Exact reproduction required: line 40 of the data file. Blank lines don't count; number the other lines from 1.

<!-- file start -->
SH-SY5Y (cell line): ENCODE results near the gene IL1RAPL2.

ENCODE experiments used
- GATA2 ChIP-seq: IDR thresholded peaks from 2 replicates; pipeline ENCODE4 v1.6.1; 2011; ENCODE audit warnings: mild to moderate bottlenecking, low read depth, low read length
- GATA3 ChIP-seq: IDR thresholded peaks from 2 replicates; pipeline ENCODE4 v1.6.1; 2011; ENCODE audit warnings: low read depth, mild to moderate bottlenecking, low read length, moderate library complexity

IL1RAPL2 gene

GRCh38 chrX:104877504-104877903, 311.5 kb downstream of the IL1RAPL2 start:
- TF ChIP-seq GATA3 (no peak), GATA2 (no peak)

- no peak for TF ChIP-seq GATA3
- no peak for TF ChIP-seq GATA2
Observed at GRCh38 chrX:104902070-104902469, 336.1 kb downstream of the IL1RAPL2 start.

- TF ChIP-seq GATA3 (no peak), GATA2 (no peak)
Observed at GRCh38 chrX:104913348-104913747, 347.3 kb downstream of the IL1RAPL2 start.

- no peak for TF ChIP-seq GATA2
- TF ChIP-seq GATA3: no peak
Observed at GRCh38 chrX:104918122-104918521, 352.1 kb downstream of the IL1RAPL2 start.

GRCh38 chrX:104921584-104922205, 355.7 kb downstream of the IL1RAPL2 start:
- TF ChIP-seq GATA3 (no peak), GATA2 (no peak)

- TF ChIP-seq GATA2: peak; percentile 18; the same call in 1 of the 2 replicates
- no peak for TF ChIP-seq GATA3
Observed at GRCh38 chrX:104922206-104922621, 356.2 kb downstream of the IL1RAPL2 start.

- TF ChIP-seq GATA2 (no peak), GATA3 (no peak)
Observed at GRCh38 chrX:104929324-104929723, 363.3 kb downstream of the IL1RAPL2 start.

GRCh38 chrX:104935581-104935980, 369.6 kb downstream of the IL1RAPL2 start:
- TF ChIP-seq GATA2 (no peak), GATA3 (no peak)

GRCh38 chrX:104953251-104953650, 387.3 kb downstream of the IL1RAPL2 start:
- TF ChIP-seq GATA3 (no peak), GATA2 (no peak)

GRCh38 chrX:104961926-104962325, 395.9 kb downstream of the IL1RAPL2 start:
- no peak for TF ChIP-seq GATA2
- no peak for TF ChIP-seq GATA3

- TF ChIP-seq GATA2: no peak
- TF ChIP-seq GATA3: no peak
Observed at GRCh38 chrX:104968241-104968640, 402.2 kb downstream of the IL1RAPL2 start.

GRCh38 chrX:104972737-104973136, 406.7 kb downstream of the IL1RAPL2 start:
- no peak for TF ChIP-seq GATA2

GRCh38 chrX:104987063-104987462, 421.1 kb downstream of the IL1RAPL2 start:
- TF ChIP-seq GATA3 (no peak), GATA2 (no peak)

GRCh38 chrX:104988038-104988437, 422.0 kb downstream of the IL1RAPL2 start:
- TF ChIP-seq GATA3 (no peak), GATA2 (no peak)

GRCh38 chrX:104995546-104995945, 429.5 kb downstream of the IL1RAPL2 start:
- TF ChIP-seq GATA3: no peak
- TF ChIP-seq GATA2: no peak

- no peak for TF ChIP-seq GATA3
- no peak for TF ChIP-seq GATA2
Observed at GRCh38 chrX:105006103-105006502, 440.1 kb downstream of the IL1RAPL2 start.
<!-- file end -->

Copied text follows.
- TF ChIP-seq GATA3: no peak